Get into one of today’s Hottest Careers: CADD

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Mott Community College is on the cutting edge of technical product design, frequently referred to as Computer Aided Drafting and Design (CADD or “CAD and Design”).

Mott has been a hot bed for companies looking for technical designers, and it was selected by the State of Michigan as one of the two colleges to be the model for the Michigan Advanced Technician Training (MAT2) in Technical Product Design. Mott was also a recipient of a $55.8 million product lifecycle management software grant from Siemens that will be used by the CADD Program.

MCC Professor Dennis Hughes, Program Coordinator for the CADD program, fields a lot of calls from employers across the region looking for highly-skilled people to fill job openings.  He helps connect companies that are hungry for highly-skilled individuals to fill positions in CADD with students and graduates of the CAD and Design program.

CAD and Design basically involves the use of computer aided design software to design objects, make plans and drawings, used by manufacturing companies and in the construction field.

“We have been consistently receiving contacts from area employers in search of students from our CAD and Design program to fill vacant design positions,” Hughes said. “These employers are interested in current and future graduates, both with and without experience.”

The demand for Computer Aided Drafting and Design jobs continues to grow, as CADD remains one of the hottest fields in the engineering arena as the manufacturing and engineering fields in Southeast Michigan continue to be revitalized.

The job prospects couldn’t be better for candidates seeking careers in CADD, and the word is out about what MCC has to offer.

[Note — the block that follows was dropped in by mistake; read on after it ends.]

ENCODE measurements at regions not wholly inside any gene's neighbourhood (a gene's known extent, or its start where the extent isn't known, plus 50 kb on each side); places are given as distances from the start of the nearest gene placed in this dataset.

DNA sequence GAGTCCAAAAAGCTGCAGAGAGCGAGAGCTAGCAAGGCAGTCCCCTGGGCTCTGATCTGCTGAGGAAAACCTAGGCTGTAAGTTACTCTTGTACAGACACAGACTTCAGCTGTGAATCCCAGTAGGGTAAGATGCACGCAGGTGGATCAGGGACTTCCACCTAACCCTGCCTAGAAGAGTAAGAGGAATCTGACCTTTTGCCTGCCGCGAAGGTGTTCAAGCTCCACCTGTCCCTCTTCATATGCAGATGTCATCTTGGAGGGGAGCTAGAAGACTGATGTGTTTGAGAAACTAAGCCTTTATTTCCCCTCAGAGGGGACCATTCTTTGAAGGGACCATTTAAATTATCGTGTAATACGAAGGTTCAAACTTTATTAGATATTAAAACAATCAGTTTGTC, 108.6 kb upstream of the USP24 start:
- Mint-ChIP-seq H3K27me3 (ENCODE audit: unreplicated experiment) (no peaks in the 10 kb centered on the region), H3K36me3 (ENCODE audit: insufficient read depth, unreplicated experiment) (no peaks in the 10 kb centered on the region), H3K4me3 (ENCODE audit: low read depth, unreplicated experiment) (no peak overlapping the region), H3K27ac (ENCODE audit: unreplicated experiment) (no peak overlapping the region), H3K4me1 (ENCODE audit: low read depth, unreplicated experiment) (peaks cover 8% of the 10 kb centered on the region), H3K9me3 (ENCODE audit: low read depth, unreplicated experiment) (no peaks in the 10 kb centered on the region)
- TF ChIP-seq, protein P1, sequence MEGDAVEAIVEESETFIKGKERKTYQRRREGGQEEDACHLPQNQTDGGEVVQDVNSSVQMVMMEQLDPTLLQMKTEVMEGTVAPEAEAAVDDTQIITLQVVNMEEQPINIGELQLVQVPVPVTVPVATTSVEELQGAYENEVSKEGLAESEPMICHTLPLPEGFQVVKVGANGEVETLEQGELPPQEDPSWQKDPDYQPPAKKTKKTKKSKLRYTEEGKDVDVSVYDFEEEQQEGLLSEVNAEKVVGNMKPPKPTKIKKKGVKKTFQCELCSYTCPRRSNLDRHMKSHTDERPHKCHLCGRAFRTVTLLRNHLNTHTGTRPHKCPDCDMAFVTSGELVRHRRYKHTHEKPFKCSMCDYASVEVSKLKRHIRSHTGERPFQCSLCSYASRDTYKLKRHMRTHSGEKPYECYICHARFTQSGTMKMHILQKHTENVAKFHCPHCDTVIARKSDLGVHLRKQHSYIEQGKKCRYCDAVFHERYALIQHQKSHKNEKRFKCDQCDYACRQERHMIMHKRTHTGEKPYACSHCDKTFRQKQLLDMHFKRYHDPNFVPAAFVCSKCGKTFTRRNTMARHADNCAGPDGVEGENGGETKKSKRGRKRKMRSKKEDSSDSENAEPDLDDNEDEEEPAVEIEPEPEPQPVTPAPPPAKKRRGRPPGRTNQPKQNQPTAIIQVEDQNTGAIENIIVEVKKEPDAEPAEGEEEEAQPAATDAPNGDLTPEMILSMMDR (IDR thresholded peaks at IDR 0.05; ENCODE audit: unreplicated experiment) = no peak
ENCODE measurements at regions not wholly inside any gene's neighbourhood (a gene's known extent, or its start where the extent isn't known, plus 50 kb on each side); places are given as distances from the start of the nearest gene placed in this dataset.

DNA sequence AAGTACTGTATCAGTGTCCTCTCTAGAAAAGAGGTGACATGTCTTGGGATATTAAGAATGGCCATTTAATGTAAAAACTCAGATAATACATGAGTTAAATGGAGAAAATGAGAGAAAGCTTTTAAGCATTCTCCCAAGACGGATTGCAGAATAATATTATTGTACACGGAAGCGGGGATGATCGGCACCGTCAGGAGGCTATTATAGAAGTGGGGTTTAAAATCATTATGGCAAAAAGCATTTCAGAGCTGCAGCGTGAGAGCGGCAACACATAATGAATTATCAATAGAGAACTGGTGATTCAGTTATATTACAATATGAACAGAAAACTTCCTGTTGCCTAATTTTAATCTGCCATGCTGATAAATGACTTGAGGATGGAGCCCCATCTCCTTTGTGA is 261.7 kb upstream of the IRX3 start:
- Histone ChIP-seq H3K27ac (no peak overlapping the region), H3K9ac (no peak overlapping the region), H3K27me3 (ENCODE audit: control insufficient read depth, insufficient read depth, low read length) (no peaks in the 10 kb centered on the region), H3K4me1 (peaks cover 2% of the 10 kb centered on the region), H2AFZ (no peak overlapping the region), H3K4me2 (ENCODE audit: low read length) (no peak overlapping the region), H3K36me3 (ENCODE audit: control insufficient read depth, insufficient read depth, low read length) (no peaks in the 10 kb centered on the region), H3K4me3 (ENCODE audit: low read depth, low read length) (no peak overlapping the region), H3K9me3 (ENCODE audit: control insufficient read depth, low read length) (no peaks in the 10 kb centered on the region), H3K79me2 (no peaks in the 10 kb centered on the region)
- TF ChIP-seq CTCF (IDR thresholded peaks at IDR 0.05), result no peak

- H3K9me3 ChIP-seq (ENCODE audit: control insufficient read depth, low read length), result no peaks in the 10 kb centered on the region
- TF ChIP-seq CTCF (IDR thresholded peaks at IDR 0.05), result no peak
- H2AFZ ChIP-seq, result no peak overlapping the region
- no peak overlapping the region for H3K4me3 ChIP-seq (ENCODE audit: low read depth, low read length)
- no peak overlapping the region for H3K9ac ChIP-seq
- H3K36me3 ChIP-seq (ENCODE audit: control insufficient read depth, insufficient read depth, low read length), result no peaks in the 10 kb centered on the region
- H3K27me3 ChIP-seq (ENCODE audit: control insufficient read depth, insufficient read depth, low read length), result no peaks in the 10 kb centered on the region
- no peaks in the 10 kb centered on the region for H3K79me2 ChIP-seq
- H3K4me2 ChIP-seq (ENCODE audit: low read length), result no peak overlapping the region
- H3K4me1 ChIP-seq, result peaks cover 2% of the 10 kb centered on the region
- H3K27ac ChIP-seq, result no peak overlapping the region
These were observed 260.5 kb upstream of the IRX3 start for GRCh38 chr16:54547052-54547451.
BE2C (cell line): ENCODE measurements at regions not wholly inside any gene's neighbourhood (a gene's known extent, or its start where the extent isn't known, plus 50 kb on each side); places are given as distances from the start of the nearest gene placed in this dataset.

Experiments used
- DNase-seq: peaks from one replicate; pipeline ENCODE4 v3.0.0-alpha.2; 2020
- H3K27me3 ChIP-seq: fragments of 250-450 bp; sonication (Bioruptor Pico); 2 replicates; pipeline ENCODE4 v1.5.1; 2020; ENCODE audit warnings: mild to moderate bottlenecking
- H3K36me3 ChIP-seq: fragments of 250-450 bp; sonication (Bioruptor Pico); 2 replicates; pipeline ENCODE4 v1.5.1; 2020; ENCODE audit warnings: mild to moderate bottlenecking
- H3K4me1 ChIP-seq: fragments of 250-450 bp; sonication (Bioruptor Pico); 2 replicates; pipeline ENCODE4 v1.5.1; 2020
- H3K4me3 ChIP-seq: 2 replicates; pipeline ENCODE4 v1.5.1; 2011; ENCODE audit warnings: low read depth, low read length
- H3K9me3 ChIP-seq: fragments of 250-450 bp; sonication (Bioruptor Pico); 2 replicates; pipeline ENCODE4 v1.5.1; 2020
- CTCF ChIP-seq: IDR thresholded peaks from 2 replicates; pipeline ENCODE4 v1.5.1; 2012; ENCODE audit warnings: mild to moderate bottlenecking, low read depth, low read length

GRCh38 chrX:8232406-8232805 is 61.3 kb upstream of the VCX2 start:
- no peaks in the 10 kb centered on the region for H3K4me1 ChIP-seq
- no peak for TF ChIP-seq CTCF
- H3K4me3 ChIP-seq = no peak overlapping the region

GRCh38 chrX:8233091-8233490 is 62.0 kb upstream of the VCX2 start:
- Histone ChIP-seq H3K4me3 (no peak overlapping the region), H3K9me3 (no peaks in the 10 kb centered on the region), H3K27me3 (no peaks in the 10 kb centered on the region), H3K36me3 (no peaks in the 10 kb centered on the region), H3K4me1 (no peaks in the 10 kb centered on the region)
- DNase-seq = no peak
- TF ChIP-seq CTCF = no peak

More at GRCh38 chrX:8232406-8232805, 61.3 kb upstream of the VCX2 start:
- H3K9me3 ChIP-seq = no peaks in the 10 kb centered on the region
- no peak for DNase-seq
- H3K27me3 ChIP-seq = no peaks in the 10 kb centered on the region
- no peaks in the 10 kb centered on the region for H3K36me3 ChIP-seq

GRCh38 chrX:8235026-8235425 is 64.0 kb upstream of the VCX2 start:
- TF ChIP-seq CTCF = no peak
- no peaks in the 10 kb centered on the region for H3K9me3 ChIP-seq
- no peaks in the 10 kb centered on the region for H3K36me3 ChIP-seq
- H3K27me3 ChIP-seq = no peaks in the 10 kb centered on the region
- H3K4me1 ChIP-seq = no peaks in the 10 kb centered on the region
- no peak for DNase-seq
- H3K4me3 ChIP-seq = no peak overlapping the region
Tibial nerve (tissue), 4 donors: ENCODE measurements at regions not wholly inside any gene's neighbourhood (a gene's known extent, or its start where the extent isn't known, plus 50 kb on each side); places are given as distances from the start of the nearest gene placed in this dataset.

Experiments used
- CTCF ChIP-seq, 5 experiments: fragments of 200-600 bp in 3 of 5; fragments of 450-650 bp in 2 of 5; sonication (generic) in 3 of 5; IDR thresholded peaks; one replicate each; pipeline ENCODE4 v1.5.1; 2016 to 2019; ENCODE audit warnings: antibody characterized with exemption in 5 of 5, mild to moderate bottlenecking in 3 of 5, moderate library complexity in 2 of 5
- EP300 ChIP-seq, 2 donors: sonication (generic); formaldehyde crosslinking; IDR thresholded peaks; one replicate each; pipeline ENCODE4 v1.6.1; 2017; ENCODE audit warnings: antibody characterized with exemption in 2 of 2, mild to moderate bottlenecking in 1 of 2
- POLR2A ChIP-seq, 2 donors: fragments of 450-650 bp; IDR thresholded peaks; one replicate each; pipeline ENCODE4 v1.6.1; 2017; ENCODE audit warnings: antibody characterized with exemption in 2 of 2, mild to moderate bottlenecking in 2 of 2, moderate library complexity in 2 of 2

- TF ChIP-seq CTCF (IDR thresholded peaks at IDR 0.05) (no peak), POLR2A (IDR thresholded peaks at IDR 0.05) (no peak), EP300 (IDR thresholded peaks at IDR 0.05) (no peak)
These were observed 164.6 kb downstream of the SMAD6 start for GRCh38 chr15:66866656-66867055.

“I have had recruiters come in to our classrooms,” Hughes said. “Many companies will hire students as interns, which allows them the flexibility to finish their education and lets the company introduce potential permanent employees to the corporate culture. I have not had one intern NOT get hired,” he added.

“Industry is starting to hire now to offset retirements coming in ten years,” said Hughes. “Companies need people to have experience and an understanding of all the nuances of the field of CADD as the boomer generation retires. Everybody is hiring, big companies and small.”

Additionally, the current shortage of qualified Engineers in all industries including automotive, aerospace and software development, is creating an engineering technician shortage. “Industry needs more engineering technicians to fill in where there are not enough professional engineers,” said Hughes.

According to Hughes, “CADD is a great career field for detail oriented, hands-on, problem solvers. The diversity of problems CADD technicians get to address on daily basis is very dynamic. And there are opportunities to work in any size company and it is a skill you can take with you if you change companies.”